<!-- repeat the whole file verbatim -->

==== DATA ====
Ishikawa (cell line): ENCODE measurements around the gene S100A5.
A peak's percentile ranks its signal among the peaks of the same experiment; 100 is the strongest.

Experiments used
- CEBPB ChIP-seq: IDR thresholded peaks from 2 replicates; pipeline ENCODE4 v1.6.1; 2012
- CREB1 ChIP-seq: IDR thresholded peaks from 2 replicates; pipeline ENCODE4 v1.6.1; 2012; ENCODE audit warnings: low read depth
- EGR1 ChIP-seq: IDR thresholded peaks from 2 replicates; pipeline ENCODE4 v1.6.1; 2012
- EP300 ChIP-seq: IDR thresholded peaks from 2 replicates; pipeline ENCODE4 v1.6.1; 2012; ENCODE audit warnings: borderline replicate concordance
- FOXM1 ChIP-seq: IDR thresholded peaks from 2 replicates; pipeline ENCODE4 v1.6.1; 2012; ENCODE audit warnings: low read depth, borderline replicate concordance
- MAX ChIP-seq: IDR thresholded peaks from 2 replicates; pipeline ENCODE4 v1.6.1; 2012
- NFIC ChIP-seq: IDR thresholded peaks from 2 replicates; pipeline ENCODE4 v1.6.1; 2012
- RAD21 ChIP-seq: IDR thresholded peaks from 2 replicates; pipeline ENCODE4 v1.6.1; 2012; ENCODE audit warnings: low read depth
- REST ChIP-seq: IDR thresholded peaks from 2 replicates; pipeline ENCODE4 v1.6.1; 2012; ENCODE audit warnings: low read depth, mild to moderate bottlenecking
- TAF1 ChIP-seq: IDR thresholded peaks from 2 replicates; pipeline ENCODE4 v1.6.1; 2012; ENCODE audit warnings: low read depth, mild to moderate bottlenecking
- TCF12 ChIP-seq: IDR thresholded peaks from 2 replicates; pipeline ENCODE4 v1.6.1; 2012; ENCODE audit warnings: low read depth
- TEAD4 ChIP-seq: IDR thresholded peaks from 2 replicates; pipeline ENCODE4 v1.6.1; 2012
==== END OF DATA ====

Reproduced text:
Ishikawa (cell line): ENCODE measurements around the gene S100A5.
A peak's percentile ranks its signal among the peaks of the same experiment; 100 is the strongest.

Experiments used
- CEBPB ChIP-seq: IDR thresholded peaks from 2 replicates; pipeline ENCODE4 v1.6.1; 2012
- CREB1 ChIP-seq: IDR thresholded peaks from 2 replicates; pipeline ENCODE4 v1.6.1; 2012; ENCODE audit warnings: low read depth
- EGR1 ChIP-seq: IDR thresholded peaks from 2 replicates; pipeline ENCODE4 v1.6.1; 2012
- EP300 ChIP-seq: IDR thresholded peaks from 2 replicates; pipeline ENCODE4 v1.6.1; 2012; ENCODE audit warnings: borderline replicate concordance
- FOXM1 ChIP-seq: IDR thresholded peaks from 2 replicates; pipeline ENCODE4 v1.6.1; 2012; ENCODE audit warnings: low read depth, borderline replicate concordance
- MAX ChIP-seq: IDR thresholded peaks from 2 replicates; pipeline ENCODE4 v1.6.1; 2012
- NFIC ChIP-seq: IDR thresholded peaks from 2 replicates; pipeline ENCODE4 v1.6.1; 2012
- RAD21 ChIP-seq: IDR thresholded peaks from 2 replicates; pipeline ENCODE4 v1.6.1; 2012; ENCODE audit warnings: low read depth
- REST ChIP-seq: IDR thresholded peaks from 2 replicates; pipeline ENCODE4 v1.6.1; 2012; ENCODE audit warnings: low read depth, mild to moderate bottlenecking
- TAF1 ChIP-seq: IDR thresholded peaks from 2 replicates; pipeline ENCODE4 v1.6.1; 2012; ENCODE audit warnings: low read depth, mild to moderate bottlenecking
- TCF12 ChIP-seq: IDR thresholded peaks from 2 replicates; pipeline ENCODE4 v1.6.1; 2012; ENCODE audit warnings: low read depth
- TEAD4 ChIP-seq: IDR thresholded peaks from 2 replicates; pipeline ENCODE4 v1.6.1; 2012